In a randomized, double-blind, placebo-controlled, cross-over study, 12 adults with mild-to-moderate asthma were challenged with inhaled methacholine chloride 20 and 180 minutes following administration of a single dose of 2.5 mg of racemic albuterol sulfate, 1.25 mg of Xopenex, 1.25 mg of (S)-albuterol, or placebo using a PARI LC Jet™ nebulizer. Racemic albuterol sulfate, Xopenex, and (S)-albuterol had a protective effect against methacholine-induced bronchoconstriction 20 minutes after administration, although the effect of (S)-albuterol was minimal. At 180 minutes after administration, the bronchoprotective effect of 1.25 mg of Xopenex was comparable to that of 2.5 mg of racemic albuterol sulfate. At 180 minutes after administration, 1.25 mg of (S)-albuterol had no bronchoprotective effect.
In a clinical study in adults with mild-to-moderate asthma, comparable efficacy (as measured by change from baseline FEV) and safety (as measured by heart rate, blood pressure, ECG, serum potassium, and tremor) were demonstrated after a cumulative dose of 5 mg of Xopenex Inhalation Solution (four consecutive doses of 1.25 mg administered every 30 minutes) and 10 mg of racemic albuterol sulfate inhalation solution (four consecutive doses of 2.5 mg administered every 30 minutes).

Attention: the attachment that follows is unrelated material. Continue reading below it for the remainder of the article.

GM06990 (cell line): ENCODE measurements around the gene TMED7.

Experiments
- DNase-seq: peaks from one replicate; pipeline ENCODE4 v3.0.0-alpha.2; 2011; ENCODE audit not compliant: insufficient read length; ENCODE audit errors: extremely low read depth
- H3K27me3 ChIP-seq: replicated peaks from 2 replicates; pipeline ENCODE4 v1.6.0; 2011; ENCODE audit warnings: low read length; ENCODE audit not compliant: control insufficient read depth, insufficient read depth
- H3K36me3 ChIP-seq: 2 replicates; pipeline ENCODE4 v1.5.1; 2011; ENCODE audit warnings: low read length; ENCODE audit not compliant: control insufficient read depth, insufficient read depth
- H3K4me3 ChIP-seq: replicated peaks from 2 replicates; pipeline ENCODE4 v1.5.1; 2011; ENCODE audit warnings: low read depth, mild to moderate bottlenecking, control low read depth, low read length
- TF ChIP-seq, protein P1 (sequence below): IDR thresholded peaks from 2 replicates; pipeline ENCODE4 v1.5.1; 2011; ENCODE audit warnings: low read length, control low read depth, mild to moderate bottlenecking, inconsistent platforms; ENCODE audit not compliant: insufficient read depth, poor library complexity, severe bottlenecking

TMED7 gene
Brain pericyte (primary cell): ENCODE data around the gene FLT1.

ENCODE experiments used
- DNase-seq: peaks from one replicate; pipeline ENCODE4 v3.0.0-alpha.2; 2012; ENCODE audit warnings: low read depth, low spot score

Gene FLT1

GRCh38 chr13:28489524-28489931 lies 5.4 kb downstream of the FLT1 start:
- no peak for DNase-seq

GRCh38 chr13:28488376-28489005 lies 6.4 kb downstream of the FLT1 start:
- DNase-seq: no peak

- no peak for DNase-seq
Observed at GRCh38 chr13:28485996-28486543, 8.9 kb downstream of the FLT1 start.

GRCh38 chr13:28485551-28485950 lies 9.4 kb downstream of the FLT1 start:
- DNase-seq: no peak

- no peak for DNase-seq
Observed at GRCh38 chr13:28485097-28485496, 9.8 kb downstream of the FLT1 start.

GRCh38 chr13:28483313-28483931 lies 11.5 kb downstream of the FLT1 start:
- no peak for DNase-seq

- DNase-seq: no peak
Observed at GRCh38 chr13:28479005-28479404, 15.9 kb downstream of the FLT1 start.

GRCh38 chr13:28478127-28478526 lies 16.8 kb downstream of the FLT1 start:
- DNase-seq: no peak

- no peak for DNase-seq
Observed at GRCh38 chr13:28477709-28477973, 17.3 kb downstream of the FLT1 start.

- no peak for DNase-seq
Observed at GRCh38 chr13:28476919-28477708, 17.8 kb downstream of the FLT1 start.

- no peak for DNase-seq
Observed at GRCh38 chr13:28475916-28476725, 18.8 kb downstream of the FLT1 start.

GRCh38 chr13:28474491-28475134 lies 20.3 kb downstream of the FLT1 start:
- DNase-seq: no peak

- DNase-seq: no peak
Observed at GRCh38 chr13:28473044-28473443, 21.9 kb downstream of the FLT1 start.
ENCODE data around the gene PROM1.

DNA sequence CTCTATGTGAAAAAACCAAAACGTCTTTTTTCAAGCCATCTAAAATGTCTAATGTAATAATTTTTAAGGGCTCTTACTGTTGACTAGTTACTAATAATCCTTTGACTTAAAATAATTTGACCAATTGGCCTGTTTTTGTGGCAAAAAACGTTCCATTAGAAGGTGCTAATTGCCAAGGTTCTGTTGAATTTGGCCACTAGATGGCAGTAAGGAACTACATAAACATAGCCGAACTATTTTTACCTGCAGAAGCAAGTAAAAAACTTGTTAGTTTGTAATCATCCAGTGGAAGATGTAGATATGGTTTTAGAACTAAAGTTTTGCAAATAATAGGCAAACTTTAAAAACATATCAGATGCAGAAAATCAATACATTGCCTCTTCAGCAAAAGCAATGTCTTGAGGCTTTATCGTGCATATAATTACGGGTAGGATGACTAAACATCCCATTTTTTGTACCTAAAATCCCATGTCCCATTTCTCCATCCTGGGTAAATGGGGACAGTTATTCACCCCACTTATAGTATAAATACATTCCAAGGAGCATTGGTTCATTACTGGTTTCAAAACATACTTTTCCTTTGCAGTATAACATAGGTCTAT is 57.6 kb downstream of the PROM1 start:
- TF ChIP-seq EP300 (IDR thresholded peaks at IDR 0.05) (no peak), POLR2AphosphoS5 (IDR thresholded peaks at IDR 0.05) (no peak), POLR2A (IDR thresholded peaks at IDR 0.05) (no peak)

Non-Clinical ToxicologyXopenex (levalbuterol HCl) Inhalation Solution is contraindicated in patients with a history of hypersensitivity to levalbuterol HCl or racemic albuterol.
When given concurrently the following drugs may interact with thiazide diuretics.
Levalbuterol HCl, like all sympathomimetic amines, should be used with caution in patients with cardiovascular disorders, especially coronary insufficiency, hypertension, and cardiac arrhythmias; in patients with convulsive disorders, hyperthyroidism, or diabetes mellitus; and in patients who are unusually responsive to sympathomimetic amines. Clinically significant changes in systolic and diastolic blood pressure have been seen in individual patients and could be expected to occur in some patients after the use of any beta-adrenergic bronchodilator.
Large doses of intravenous racemic albuterol have been reported to aggravate preexisting diabetes mellitus and ketoacidosis. As with other beta-adrenergic agonist medications, levalbuterol may produce significant hypokalemia in some patients, possibly through intracellular shunting, which has the potential to produce adverse cardiovascular effects. The decrease is usually transient, not requiring supplementation.
See illustrated .